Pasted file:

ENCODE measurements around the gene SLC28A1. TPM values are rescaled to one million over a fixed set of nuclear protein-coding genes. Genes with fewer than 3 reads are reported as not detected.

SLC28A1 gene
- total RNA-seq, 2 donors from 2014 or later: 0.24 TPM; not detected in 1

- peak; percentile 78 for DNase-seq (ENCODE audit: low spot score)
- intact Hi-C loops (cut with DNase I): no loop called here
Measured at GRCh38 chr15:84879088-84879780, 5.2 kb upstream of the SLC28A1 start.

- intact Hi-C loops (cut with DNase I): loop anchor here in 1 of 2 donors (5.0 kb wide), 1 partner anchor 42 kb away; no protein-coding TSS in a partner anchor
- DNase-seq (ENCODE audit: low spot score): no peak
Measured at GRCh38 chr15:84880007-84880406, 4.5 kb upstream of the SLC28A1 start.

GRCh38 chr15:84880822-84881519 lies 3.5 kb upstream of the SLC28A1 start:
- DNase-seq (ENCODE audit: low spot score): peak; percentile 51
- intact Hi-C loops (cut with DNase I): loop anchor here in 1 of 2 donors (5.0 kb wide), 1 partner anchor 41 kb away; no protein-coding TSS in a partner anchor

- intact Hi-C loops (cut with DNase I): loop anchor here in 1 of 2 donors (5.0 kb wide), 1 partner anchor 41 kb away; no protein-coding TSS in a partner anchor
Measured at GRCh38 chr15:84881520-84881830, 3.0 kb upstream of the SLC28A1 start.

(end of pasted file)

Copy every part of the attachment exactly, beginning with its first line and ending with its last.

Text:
ENCODE measurements around the gene SLC28A1. TPM values are rescaled to one million over a fixed set of nuclear protein-coding genes. Genes with fewer than 3 reads are reported as not detected.

SLC28A1 gene
- total RNA-seq, 2 donors from 2014 or later: 0.24 TPM; not detected in 1

- peak; percentile 78 for DNase-seq (ENCODE audit: low spot score)
- intact Hi-C loops (cut with DNase I): no loop called here
Measured at GRCh38 chr15:84879088-84879780, 5.2 kb upstream of the SLC28A1 start.

- intact Hi-C loops (cut with DNase I): loop anchor here in 1 of 2 donors (5.0 kb wide), 1 partner anchor 42 kb away; no protein-coding TSS in a partner anchor
- DNase-seq (ENCODE audit: low spot score): no peak
Measured at GRCh38 chr15:84880007-84880406, 4.5 kb upstream of the SLC28A1 start.

GRCh38 chr15:84880822-84881519 lies 3.5 kb upstream of the SLC28A1 start:
- DNase-seq (ENCODE audit: low spot score): peak; percentile 51
- intact Hi-C loops (cut with DNase I): loop anchor here in 1 of 2 donors (5.0 kb wide), 1 partner anchor 41 kb away; no protein-coding TSS in a partner anchor

- intact Hi-C loops (cut with DNase I): loop anchor here in 1 of 2 donors (5.0 kb wide), 1 partner anchor 41 kb away; no protein-coding TSS in a partner anchor
Measured at GRCh38 chr15:84881520-84881830, 3.0 kb upstream of the SLC28A1 start.